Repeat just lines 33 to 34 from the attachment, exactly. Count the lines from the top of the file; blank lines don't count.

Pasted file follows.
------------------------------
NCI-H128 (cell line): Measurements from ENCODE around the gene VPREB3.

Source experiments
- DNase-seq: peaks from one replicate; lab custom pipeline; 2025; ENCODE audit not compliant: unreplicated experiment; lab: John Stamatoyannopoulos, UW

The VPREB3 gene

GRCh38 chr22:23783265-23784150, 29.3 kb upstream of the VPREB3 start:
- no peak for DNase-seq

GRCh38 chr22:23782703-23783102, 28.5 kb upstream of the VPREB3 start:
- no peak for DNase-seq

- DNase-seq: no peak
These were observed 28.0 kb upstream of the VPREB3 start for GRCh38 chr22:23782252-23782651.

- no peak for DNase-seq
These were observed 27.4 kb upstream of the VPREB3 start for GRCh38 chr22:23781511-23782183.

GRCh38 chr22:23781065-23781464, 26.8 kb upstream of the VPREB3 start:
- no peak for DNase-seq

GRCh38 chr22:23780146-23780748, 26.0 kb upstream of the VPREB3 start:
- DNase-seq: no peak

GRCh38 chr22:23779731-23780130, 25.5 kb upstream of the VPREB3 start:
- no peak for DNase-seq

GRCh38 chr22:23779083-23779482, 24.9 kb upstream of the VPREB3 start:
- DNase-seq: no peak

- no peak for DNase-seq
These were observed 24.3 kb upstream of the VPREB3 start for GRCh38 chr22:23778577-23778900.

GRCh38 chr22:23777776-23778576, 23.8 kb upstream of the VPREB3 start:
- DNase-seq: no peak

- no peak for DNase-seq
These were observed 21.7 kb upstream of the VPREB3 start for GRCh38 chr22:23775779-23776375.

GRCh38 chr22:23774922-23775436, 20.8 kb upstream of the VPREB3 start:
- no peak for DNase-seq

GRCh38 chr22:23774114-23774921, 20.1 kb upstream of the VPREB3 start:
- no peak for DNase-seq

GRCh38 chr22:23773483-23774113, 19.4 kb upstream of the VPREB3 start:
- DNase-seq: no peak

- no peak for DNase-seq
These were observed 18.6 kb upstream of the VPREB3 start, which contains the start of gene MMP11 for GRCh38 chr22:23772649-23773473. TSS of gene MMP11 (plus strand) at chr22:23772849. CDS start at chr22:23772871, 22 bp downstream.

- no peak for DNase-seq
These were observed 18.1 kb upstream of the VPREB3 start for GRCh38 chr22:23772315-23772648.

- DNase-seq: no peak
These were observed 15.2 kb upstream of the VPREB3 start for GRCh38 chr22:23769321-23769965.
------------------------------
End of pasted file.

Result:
- no peak for DNase-seq
These were observed 18.6 kb upstream of the VPREB3 start, which contains the start of gene MMP11 for GRCh38 chr22:23772649-23773473. TSS of gene MMP11 (plus strand) at chr22:23772849. CDS start at chr22:23772871, 22 bp downstream.